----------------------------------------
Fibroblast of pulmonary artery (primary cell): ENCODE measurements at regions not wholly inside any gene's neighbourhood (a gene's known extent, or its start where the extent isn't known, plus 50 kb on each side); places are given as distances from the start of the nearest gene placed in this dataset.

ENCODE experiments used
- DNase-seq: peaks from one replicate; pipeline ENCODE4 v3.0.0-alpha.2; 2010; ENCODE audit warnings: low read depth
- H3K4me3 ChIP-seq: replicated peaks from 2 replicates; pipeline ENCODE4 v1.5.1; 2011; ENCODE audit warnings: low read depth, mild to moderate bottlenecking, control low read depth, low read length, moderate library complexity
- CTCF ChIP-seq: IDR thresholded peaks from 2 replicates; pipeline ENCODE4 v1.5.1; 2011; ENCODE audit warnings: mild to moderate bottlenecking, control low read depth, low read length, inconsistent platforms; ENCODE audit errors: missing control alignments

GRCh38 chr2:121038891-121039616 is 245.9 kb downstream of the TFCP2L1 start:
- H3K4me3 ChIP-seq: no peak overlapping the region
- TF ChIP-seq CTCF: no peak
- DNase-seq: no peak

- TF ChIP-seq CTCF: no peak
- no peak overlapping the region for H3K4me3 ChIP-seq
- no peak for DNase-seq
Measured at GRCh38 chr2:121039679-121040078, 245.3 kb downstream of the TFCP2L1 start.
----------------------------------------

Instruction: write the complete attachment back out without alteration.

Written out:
Fibroblast of pulmonary artery (primary cell): ENCODE measurements at regions not wholly inside any gene's neighbourhood (a gene's known extent, or its start where the extent isn't known, plus 50 kb on each side); places are given as distances from the start of the nearest gene placed in this dataset.

ENCODE experiments used
- DNase-seq: peaks from one replicate; pipeline ENCODE4 v3.0.0-alpha.2; 2010; ENCODE audit warnings: low read depth
- H3K4me3 ChIP-seq: replicated peaks from 2 replicates; pipeline ENCODE4 v1.5.1; 2011; ENCODE audit warnings: low read depth, mild to moderate bottlenecking, control low read depth, low read length, moderate library complexity
- CTCF ChIP-seq: IDR thresholded peaks from 2 replicates; pipeline ENCODE4 v1.5.1; 2011; ENCODE audit warnings: mild to moderate bottlenecking, control low read depth, low read length, inconsistent platforms; ENCODE audit errors: missing control alignments

GRCh38 chr2:121038891-121039616 is 245.9 kb downstream of the TFCP2L1 start:
- H3K4me3 ChIP-seq: no peak overlapping the region
- TF ChIP-seq CTCF: no peak
- DNase-seq: no peak

- TF ChIP-seq CTCF: no peak
- no peak overlapping the region for H3K4me3 ChIP-seq
- no peak for DNase-seq
Measured at GRCh38 chr2:121039679-121040078, 245.3 kb downstream of the TFCP2L1 start.